Luyanda Mpahlwa is part of the vanguard of new designers who are reshaping and re-envisioning South Africa’s post-apartheid architectural landscape. Mpahlwa has pioneered a new style of architecture that integrates and elevates African-inspired design in both rural and urban settings.
Mpahlwa studied architecture at the University of Natal and Natal Technikon in the late 1970s before being incarcerated for anti-apartheid political activities in 1980. Upon his release, he completed his MS in architecture at the Technical University of Berlin. He was project site architect for one of the Nordic Embassies projects in Berlin and was coordinating architect for the Berlin Embassy and co-initiator of the South African Embassy project.
Mpahlwa’s innovations include ingenious designs for low-cost homes, including the 10×10 Housing Project in the township of Freedom Park, a shantytown on the outskirts of Cape Town. The project, commissioned in 2007 by Design Indaba, South Africa’s premier design expo, paired 10 local and international architects with 10 Freedom Park families, to build experimental homes on the government subsidy budget of 50,000 South African rand, or about $6,900.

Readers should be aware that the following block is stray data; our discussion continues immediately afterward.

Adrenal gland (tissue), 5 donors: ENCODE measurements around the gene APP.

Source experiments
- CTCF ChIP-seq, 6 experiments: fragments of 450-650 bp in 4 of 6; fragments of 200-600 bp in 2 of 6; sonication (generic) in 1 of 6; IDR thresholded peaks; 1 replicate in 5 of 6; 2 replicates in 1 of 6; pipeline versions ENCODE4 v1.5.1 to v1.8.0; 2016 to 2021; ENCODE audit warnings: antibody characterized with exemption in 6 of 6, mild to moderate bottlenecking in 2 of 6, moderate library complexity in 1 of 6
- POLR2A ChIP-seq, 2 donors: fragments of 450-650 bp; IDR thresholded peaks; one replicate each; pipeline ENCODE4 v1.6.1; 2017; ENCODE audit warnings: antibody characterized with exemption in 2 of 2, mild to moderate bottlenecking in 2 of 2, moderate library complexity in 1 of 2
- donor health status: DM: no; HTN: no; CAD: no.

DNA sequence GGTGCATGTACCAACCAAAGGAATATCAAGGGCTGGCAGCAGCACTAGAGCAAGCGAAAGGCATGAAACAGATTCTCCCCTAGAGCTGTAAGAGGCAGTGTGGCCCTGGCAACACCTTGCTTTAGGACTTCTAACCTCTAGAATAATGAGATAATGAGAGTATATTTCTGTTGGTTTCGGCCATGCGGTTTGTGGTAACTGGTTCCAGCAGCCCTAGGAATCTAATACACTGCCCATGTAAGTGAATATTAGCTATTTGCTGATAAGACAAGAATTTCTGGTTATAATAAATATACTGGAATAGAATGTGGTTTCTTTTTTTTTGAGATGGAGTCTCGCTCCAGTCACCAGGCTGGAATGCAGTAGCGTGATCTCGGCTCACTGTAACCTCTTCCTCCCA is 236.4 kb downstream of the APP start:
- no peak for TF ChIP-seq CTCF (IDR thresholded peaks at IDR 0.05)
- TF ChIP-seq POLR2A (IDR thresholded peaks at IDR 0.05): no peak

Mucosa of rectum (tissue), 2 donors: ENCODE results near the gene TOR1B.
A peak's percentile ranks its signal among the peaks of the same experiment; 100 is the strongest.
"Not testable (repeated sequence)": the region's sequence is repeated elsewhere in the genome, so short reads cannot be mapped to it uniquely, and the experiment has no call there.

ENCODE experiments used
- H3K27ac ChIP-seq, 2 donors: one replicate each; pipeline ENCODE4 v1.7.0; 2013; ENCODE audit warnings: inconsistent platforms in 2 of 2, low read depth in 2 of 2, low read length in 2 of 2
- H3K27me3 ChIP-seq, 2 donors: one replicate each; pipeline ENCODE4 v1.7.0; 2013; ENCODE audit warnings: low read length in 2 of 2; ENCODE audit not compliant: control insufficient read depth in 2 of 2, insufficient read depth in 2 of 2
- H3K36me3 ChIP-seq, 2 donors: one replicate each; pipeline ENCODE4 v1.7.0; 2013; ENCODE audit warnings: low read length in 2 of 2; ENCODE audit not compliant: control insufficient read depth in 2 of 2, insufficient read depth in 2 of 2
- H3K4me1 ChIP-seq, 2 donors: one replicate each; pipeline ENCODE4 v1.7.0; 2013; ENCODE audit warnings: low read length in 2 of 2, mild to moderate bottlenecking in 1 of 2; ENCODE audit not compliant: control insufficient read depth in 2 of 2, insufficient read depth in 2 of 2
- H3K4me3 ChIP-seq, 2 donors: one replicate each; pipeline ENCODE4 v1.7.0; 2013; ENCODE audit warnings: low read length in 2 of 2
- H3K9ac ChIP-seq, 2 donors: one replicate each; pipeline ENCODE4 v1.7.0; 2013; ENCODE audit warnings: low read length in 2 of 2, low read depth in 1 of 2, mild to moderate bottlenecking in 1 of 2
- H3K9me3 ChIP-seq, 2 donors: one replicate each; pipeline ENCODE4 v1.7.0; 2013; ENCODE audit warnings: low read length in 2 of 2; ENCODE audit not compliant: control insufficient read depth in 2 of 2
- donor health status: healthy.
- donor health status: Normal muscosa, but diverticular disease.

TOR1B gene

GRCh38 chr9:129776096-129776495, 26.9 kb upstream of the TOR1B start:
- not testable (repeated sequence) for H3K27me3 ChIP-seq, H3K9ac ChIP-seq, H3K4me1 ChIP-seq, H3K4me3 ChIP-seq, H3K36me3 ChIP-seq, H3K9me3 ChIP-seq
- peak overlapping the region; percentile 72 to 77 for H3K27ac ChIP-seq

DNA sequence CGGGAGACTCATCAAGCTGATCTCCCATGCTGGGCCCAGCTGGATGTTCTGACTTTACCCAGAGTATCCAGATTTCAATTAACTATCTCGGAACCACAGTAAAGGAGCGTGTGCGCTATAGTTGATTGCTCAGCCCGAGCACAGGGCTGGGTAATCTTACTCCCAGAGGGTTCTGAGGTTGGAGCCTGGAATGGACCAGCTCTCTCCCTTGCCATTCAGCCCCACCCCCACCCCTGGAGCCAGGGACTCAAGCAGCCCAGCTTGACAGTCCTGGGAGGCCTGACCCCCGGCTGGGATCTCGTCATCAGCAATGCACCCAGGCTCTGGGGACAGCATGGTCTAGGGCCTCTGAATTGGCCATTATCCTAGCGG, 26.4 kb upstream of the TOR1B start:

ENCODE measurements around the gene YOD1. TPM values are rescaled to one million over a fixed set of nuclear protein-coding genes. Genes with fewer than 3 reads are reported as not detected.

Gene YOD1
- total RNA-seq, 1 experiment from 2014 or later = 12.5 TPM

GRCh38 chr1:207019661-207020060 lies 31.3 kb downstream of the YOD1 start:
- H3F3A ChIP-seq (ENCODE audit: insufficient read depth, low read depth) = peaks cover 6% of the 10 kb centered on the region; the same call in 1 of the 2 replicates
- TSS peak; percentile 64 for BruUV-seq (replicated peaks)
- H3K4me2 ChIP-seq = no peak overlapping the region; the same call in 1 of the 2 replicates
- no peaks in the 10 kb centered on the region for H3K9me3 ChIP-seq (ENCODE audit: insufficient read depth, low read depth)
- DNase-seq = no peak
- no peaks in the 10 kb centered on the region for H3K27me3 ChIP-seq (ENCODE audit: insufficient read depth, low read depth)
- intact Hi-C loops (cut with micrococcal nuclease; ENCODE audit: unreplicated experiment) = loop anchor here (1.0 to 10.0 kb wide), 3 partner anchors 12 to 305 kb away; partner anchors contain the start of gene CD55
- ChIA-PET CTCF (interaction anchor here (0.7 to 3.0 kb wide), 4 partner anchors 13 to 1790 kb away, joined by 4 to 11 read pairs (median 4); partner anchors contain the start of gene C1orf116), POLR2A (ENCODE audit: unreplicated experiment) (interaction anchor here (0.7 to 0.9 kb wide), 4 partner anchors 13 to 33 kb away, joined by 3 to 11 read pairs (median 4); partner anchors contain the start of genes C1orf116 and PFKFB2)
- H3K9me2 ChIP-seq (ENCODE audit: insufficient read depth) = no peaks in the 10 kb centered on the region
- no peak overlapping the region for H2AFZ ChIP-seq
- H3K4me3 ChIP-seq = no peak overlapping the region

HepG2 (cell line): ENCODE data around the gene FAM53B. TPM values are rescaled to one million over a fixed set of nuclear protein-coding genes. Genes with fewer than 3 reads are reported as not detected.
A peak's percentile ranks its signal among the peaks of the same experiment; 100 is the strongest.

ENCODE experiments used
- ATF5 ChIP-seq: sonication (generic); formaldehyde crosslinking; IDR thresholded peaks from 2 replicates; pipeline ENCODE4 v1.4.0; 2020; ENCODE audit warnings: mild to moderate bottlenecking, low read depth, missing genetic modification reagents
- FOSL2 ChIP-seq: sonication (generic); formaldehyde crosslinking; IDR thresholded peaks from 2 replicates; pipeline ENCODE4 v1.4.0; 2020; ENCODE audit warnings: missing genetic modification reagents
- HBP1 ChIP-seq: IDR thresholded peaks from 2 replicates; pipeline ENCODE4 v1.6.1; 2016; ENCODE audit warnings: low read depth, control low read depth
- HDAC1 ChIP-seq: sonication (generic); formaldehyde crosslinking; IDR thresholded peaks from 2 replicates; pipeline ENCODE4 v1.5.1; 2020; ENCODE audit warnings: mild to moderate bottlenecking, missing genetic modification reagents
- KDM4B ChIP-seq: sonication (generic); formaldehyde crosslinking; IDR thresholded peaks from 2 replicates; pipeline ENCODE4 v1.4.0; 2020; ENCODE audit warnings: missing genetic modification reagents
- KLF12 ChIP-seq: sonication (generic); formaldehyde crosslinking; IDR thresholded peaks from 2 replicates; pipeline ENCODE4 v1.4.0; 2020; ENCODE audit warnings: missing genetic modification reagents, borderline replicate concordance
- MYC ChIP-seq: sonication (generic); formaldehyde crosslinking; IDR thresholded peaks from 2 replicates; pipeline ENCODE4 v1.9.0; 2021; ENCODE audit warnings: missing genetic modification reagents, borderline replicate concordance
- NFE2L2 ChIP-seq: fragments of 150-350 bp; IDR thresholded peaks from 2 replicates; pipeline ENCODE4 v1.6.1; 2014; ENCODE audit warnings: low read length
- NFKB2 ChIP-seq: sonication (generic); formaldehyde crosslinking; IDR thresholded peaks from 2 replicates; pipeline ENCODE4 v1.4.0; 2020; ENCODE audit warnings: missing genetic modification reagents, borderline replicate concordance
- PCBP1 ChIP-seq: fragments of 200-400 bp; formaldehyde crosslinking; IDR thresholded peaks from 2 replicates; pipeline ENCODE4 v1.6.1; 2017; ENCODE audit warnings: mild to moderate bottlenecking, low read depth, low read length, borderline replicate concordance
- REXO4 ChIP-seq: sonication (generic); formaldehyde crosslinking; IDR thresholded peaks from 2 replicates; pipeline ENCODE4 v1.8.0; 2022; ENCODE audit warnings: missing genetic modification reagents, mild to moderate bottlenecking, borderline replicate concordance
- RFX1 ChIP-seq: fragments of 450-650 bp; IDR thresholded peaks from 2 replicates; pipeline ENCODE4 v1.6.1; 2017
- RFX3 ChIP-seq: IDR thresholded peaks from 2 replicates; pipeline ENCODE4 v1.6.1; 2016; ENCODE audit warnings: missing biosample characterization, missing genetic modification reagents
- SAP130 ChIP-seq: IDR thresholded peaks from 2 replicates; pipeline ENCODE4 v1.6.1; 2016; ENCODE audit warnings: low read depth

Mpahlwa, the creative director for the project, made the decision to replace traditional brick-and-mortar foundations with a less costly two-story structural frame made from timber combined with sandbag construction as fill for the walls. The design borrows from indigenous, mud-and-wattle building techniques that keep homes cool in summer and warm in winter. In addition to its thermal and sound-absorbing properties, the sandbag construction also requires little to no electricity or skilled labor to erect. Building of the house turned into a community project, with local women pitching in. Several Freedom Park families now live in new two-story homes with built-in terraces and private gardens—a major step up from their old one-room tin shacks.
In addition to the sandbag houses, Mpahlwa has worked on cultural heritage projects to commemorate the victims of apartheid in Freedom Park. He has also worked outside of South Africa, most recently on the redevelopment of an old ANC training camp in Uganda into a leadership school.
I am hopeful that, because we have been able to build this project, other architects will take on the challenge.
— Luyanda Mpahlwa